The HD598SE is splendid! Sound wise, I think they are nicely balanced all the way through the spectrum, and don't seem to exhibit the rumoured so-called "Sennheiser Veil" (which is another way of saying muted highs). I paired it with my O2-DAC-AMP and managed to ABX between 320kbps/256kbps CBR MP3s (I found it really difficult) if that means anything to you. However, these don't need an amp, and worked fine with my laptop and phone directly, both without cranking the volume even anywhere near max.
Basically, if this pair is an upgrade for you, it'll expose alot of detail in your sounds that you play through it, so any poorly encoded stuff will show immediately (and bad mastering too, like over-compression, sub 20kHz roll-offs, clipping, etc.). It's great if you like listening in depth and diving into the music to hear each and every detail to fully appreciate what it's made of.
Comfort wise, these are excellent. The felt cushion around the ears are really comfortable although they are not sweat-resistant so be careful! (I sometimes eat spicy food while watching a show on my com, so sweating can happen while sitting still!) The "air-filled" cushion on the head bit feels as though it's not there at all! The grip on the ears are quite light, so you can't vigorously shake your head and expect them not to move, but it should be strong enough for most casual movements.
The 1.2m cable has the 3.5mm jack on it (no adapter needed), so that's great for a desktop amp or even portable amp (although you probably won't want to go out with open-backs). Haven't used the 3m cable.
Lastly, the headphones don't collapse or fold into a more compact form whatsoever, so transporting them may be difficult.
I am a music lover. Not a professional musician.
Very pleasant sound. Open, detailed and bright.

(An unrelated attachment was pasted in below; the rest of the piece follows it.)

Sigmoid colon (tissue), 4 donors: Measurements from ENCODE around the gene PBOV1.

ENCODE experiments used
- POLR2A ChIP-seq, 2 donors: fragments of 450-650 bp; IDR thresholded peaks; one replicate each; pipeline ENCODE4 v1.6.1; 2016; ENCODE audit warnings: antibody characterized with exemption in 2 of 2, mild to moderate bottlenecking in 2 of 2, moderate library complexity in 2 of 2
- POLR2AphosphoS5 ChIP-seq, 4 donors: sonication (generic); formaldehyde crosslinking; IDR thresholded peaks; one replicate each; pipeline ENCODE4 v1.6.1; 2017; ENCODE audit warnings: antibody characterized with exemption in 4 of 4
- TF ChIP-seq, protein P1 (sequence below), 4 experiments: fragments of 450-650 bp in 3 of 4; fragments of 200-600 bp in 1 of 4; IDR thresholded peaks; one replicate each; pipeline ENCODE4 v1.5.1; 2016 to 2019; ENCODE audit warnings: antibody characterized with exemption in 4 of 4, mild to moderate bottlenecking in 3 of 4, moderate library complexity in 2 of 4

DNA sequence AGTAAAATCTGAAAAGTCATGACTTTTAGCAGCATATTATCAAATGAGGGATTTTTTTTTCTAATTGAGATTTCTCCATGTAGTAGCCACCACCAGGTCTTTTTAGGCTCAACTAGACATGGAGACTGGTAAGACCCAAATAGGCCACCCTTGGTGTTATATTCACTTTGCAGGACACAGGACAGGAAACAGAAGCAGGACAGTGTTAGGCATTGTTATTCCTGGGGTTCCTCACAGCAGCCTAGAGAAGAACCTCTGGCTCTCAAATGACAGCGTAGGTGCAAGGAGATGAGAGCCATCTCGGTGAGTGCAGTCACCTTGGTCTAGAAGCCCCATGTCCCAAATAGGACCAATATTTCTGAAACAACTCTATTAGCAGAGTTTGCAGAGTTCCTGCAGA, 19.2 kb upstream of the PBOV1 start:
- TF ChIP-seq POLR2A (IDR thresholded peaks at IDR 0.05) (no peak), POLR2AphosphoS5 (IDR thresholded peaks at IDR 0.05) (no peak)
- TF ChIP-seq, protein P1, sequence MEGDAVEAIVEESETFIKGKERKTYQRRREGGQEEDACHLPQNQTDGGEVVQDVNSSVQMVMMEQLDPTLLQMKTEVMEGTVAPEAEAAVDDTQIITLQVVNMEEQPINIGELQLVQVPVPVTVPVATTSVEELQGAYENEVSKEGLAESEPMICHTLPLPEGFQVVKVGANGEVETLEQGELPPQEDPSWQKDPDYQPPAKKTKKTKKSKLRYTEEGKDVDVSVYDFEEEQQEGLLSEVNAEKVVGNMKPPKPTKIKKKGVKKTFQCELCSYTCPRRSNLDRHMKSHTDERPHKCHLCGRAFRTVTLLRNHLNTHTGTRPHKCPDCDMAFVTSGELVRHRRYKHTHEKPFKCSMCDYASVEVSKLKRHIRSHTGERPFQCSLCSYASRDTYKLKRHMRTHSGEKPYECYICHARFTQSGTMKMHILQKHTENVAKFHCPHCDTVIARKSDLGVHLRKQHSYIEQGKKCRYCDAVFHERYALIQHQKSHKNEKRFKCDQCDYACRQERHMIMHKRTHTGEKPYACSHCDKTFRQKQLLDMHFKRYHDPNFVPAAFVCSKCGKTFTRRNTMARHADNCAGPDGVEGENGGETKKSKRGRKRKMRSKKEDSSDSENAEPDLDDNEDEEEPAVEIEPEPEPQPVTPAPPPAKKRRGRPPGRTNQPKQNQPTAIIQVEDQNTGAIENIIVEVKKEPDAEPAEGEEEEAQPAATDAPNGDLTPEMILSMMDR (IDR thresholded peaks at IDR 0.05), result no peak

I was eager to listed to all my favorite pieces again to discover unnoticed details and sounding.
Have Plantronics BackBeat Pro and these come close but only if powered. Unpowered Plantronics BB Pro are far worse sounding.
Very comfortable. I can wear them for 2-3 hrs. The best I have ever used. It's a pleasure working on PC for hours and listen with them on.
The leak being open but at volume at which you are not damaging your hearing they should not disturb anybody at >1m from you and anyone >3 will not hear almost anything.
Very good though I've seen more luxurious ones. The leather sewing at the top looks uncouth to me,
One short and one 3m long to plug to your AVR + adapter included. Good quality. Soft and can't strangle easily. You do not need to buy any additional for upgrade.
I handle them quite roughly and they have never broke, the sound is amazing, could wear them for hours, days, years. I use them for all types of music, from classical to hardstyle and while the only thing I feel would make them better is slightly more punchy bass, aside from that, the quality is tremendous. Not going to waste your time with an extensive overview on the sound technicalities, aside from just buy them, you wont regret it. Arguably one of the best headphones in the world for the price.
Nice comfortable headphones that I use for listening to music on an ipad,, smartphone, and for Hi-Fi use.
Sennheiser have been making headphones forever and good ones too. Even during the 70s they were tonally bright i.e. the famous HD400, HD414, HD424 which must have sold millions, I know I sold hundreds!
So on receiving these I new if they wasn't to my taste I could return them to Amazon.
Summary - Good detailed headphones, slightly on the brighter side as expected but when used for many hours settle down nicely. definitely worth listening to (and buying) and justifies all the 5* ratings given here.
Also, be aware, the impedance seems to be actually a little higher than the specified 50 ohms, I would guess it is closer to 80 so these may be hard to drive with very cheap amps and soundcards. However this is still a fairly modest requirement for the beautiful sound these produce and so I can throughly reccomend them, mainly on the strength of the beautifully clear mid and high pitch ranges as well as the comfort during use, light weight and open design.
and I couldn't be happier with how it sounds 10/10 would reccomend to people buying their first quality headset.